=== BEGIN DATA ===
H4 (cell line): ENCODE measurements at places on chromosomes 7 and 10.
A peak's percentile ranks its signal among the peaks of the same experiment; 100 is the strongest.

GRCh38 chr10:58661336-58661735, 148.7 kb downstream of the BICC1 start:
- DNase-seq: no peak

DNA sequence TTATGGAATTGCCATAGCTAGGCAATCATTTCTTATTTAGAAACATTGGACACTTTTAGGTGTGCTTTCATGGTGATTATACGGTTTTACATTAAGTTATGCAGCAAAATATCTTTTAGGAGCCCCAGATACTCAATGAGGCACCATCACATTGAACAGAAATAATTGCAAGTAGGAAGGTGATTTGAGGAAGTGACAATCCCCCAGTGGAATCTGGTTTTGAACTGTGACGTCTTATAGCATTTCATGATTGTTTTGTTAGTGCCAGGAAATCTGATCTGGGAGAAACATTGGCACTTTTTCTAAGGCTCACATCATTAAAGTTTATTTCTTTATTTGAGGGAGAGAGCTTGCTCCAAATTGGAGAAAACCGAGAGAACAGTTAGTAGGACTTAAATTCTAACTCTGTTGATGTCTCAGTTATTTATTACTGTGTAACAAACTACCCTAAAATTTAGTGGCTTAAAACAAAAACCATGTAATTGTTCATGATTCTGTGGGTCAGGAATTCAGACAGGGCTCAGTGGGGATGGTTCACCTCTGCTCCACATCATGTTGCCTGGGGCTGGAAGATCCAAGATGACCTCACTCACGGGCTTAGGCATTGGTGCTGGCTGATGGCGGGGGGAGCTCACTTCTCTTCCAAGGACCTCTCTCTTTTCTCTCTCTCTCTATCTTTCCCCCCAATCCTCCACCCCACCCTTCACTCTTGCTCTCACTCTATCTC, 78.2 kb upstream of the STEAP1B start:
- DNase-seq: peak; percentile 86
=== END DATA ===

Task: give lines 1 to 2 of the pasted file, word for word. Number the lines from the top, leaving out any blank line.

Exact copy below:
H4 (cell line): ENCODE measurements at places on chromosomes 7 and 10.
A peak's percentile ranks its signal among the peaks of the same experiment; 100 is the strongest.